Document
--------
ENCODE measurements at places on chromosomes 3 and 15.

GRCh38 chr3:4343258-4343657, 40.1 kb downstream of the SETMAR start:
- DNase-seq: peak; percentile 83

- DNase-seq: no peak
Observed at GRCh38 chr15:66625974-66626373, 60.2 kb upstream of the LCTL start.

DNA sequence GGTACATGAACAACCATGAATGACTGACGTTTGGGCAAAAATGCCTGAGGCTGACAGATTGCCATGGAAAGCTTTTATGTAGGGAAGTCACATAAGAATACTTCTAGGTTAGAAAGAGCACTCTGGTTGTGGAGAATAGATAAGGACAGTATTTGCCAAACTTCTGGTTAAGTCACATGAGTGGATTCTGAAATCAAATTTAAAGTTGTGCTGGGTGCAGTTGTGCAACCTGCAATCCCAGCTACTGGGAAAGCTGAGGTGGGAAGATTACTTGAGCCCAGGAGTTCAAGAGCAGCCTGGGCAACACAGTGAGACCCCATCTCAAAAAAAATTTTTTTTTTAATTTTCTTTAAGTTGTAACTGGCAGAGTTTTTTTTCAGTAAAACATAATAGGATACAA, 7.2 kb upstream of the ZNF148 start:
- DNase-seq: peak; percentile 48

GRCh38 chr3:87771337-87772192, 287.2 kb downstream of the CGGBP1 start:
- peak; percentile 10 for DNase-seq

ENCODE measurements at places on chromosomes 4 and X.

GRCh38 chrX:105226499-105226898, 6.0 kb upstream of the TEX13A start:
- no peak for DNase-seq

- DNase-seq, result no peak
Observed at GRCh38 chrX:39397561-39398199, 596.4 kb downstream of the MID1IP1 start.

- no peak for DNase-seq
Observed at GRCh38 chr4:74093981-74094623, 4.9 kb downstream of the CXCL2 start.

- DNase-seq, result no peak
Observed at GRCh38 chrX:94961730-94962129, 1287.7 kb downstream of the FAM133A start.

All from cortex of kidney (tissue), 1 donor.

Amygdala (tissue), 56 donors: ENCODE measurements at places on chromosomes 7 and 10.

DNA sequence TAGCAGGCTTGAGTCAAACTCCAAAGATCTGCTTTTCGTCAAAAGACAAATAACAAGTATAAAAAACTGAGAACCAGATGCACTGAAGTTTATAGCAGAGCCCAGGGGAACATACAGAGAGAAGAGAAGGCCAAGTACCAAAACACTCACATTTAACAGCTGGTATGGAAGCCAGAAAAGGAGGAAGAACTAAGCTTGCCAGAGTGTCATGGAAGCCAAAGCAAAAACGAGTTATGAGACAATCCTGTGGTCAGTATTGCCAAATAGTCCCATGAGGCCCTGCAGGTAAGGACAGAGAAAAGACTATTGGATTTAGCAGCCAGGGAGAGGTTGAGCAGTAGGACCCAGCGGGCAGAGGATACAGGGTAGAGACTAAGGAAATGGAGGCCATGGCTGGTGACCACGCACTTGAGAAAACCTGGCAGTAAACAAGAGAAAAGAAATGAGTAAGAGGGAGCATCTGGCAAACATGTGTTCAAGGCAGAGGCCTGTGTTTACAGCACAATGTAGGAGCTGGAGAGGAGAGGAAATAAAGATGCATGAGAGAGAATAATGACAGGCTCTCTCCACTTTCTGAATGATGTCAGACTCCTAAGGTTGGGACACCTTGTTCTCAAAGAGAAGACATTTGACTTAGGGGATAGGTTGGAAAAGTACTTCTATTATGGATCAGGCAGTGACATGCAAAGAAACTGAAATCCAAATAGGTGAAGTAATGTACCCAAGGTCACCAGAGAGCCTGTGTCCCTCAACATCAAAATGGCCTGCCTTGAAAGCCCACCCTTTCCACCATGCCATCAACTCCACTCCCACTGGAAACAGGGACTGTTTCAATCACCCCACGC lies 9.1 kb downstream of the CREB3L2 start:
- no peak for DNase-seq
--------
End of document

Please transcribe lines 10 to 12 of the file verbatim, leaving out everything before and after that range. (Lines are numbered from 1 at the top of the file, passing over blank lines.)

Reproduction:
ENCODE measurements at places on chromosomes 4 and X.

GRCh38 chrX:105226499-105226898, 6.0 kb upstream of the TEX13A start:
- no peak for DNase-seq